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NYMP Q&A: Do Fathers Matter?


Paul Raeburn, journalist, scientist, father of five, and author of Do Fathers Matter? What Science is Telling Us About the Parent We've Overlooked, shares why fathers really matter, how fathers influence their children, and how the picture of modern fatherhood is changing.


father and daughter roughhousingDo moms really have greater influence on their offspring? A new book counters the theory that dads are just Plan B, proving that fathers in fact have a crucial impact on the health, life, and brain power of their children. In Do Fathers Matter? What Science Is Telling Us About the Parent We’ve Overlooked (Farrar, Straus and Giroux), author Paul Raeburn, a journalist, scientist, and NYC father of five, digs into the paternal realms of anthropology, psychology, sociology, history, genetics, and neuroscience to reveal the profound importance of fathers.

Raeburn’s book shows how fathers who are involved with their children have a reduced risk of illness and mortality; children whose fathers play with them and read to them have fewer behavioral problems in school; and children with involved fathers are less likely to smoke or suffer from depression. It’s a fascinating study in the realities of male parenting and one man’s desire to determine whether, why, and how fathers influence the family dynamic—and vice versa.

As a father of five, did you write the book to fight your corner as a dad?

The book comes more from a question than a fight. We know a lot about the science of motherhood, but we just haven’t seen a lot of studies about what fathers contribute. I figured I would do some actual research—and the results dramatically alter our understanding of the importance of fatherhood.

Why do you write that fathers “add fun” to family life while mothers “worry, chastise, and punish”?

Fathers play differently with their kids. On average, fathers are more likely to engage in unstructured play, jump out of corners to surprise their kids, roll on the floor, etc. This happens so early in life that research shows babies actually reach for the father first—they know that dad means playtime. Although moms and dads obviously have temperamental differences, dads play by slightly different rules. Parenting experts used to say that dads needed to be strict disciplinarians. Now that’s not the story—the accepted myth was essentially debunked. It’s more about the type of relationship. Children respond to a kind, engaged rapport with their father.

How has today’s economic landscape altered the role of fathers?

For hundreds of thousands of years, children spent all day every day with their father working the land, hunting, etc. As soon as the kids were old enough to be helpful, they were out with their father. So it’s really kind of new for kids to be at home with their mothers. But now there are more stay-at-home dads than ever before—and many men have found that this is a gift! The economic pressures that drove many women into the workforce have created an opportunity for fathers to be far more involved with their children than they have been in the past.



Which parent tends to feel more conflict between work and family today?

The downside of the economic shift is that fathers are now experiencing the pressure to have it all. If a man stayed at home in the 1940s, it would raise a lot of questions, so for the past 70 years it was traditionally the mother who was the most conflicted since she was the one to leave the family to bring in the second income. But today, working fathers are more conflicted. They are being pushed harder at work, the boundaries between work and family life are blurring, and they work significantly more hours per week than men without children.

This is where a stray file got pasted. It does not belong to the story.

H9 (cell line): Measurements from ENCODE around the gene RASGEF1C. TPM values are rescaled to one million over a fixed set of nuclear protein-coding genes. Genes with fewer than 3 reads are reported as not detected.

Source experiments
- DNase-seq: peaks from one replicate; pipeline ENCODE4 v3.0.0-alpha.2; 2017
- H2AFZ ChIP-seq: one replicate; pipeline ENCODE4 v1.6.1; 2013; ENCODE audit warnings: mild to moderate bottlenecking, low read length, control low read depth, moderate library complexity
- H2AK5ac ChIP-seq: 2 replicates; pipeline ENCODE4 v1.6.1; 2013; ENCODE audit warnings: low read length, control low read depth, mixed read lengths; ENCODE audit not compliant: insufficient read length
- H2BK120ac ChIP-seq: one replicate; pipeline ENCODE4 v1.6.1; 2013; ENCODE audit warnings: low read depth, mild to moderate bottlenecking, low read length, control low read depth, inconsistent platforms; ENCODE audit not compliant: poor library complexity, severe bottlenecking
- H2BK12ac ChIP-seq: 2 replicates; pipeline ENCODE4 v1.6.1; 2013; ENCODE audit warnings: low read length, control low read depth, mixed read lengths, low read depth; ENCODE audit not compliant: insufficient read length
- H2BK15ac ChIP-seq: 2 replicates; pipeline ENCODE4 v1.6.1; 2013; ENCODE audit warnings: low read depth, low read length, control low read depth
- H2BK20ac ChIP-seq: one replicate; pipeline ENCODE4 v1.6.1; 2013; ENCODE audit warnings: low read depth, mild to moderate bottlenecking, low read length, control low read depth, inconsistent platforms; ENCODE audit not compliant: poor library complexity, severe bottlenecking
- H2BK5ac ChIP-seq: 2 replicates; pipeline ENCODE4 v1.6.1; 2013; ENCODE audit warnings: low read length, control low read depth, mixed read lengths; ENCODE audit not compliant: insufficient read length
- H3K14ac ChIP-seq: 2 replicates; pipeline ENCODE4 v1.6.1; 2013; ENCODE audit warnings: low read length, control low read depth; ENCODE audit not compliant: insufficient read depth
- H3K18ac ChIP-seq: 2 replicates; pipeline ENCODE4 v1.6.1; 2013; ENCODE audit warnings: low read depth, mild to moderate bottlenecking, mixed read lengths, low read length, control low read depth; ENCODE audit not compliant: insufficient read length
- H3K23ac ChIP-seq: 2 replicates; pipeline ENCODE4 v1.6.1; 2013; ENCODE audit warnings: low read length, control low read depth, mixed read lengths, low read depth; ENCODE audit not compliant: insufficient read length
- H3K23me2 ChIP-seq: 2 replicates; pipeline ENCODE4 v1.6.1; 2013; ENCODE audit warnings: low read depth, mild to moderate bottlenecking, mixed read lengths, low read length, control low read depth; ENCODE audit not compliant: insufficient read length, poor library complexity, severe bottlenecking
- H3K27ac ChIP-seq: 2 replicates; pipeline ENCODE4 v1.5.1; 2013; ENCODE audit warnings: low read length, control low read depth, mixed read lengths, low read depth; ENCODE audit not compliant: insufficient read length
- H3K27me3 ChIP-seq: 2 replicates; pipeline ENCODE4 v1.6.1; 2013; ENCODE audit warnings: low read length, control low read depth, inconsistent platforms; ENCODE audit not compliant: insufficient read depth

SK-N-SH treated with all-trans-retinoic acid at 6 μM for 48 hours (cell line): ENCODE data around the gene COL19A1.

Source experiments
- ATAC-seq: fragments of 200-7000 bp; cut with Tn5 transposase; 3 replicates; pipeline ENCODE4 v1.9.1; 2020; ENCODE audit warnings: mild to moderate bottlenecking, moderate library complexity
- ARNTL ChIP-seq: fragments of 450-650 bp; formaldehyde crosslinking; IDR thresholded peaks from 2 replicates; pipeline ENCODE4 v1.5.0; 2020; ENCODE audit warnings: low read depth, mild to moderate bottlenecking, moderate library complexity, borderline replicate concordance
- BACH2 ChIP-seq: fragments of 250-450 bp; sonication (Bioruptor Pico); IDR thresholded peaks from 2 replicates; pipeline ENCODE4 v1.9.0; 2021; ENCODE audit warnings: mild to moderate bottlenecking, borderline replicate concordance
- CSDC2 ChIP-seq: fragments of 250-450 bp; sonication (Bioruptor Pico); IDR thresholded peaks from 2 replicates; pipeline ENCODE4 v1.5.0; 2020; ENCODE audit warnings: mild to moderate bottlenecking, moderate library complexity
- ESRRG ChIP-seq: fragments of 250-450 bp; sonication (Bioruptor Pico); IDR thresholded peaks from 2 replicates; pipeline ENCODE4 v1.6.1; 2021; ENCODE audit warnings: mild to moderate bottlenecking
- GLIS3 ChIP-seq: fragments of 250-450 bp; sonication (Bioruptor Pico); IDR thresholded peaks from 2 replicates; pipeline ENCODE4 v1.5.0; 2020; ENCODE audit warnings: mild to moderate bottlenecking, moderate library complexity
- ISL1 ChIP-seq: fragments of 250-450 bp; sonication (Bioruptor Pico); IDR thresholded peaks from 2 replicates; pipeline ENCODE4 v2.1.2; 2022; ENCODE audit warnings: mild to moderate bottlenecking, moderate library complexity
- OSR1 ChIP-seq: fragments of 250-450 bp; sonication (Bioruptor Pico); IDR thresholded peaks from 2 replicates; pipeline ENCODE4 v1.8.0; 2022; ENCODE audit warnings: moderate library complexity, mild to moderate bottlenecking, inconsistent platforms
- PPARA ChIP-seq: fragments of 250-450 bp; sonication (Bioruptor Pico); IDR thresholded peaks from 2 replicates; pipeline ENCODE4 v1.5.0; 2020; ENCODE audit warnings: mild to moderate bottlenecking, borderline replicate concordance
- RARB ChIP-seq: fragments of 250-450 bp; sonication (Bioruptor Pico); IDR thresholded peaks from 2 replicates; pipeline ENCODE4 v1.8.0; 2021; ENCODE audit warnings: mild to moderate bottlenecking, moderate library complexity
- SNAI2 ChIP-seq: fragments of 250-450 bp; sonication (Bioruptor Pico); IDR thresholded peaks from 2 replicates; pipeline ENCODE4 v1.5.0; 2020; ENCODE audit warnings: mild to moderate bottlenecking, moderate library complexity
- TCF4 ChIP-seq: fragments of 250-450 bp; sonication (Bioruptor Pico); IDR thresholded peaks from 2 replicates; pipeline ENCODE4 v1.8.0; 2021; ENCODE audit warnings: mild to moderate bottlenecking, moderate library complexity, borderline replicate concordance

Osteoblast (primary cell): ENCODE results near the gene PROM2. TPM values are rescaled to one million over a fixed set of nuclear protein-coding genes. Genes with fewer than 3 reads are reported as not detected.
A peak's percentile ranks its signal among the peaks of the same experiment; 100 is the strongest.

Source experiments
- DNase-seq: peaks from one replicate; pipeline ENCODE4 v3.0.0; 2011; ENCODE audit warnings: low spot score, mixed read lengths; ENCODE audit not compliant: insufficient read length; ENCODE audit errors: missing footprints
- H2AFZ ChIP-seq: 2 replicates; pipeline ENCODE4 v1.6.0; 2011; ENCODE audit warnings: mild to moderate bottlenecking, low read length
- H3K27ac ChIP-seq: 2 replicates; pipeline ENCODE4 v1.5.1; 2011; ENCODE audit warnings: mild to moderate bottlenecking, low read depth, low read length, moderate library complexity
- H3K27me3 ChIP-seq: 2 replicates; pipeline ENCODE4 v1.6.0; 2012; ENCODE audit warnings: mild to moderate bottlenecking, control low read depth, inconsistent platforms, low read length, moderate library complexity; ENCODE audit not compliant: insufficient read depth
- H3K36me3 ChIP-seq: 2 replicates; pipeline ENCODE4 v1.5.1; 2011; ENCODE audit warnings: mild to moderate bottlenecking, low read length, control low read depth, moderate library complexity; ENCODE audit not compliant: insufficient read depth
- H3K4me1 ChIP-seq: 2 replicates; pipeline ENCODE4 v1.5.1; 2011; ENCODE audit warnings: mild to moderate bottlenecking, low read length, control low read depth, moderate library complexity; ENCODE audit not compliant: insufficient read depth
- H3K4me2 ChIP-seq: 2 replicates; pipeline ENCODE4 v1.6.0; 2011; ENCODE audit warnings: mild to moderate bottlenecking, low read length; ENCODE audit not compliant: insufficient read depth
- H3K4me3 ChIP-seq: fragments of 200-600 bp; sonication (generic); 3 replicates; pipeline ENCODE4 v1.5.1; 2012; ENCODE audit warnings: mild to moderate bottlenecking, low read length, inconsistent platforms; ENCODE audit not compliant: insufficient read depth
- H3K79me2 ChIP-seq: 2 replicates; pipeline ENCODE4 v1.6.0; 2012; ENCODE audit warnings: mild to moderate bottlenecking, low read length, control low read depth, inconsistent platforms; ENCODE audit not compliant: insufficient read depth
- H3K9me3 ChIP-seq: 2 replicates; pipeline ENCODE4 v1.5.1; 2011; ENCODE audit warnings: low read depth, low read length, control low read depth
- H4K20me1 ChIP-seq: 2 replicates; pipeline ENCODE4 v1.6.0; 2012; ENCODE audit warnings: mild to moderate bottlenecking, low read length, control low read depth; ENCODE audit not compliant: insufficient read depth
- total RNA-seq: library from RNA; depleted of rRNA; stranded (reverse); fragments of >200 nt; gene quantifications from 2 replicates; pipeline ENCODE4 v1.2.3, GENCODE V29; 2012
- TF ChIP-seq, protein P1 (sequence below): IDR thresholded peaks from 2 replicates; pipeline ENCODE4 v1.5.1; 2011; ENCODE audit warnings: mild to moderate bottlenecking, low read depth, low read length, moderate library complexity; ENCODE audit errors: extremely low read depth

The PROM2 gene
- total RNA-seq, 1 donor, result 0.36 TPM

Do you have any practical advice for mothers to make the role of the male parent more impactful?

Some women cherish and resent being the primary caregiver. Many mothers say they would like more help with child care and housework, but reports suggest that 60 to 80 percent of mothers actually do not want their husbands to be more involved. Some mothers actively discourage that through ‘maternal gatekeeping.’ For example, if Mom criticizes and fixes Dad’s baby diapering, Dad just thinks, “What is the point!” Mothers need to make sure they’ve opened the ‘gate.’

Are there any fathers in the public arena who you feel offer up a well-rounded example of fatherhood?

Since we don’t see public figures in their homes, we don’t truly know how they behave. Barack Obama has certainly spoken on the importance of fathers—he missed his own father being around, and says that whenever he himself is home, he always has dinner together with his family.


Do you have any advice for single mothers?

Studies have shown that fathers do provide unique things for kids. Therefore, single mothers should try to involve a male in the family somehow—a friend, brother, or uncle, to set a male example. From an evolutionary standpoint, if both parents didn’t contribute something unique, we wouldn’t have the situation we have now. In the animal kingdom, there are plenty of instances of fathers who procreate and never return. But it takes between 15 and 18 years for a human infant to feed and shelter himself, and that amount of effort requires as much help as possible.

Paul Raeburn, author of Do Fathers Matter? What Science Is Telling Us About the Parent We’ve Overlooked, has written for The New York Times Magazine, Scientific American, Discover, and many other publications. He writes the “About Fathers” blog for Psychology Today. Raeburn lives in New York City with his wife and children.

 

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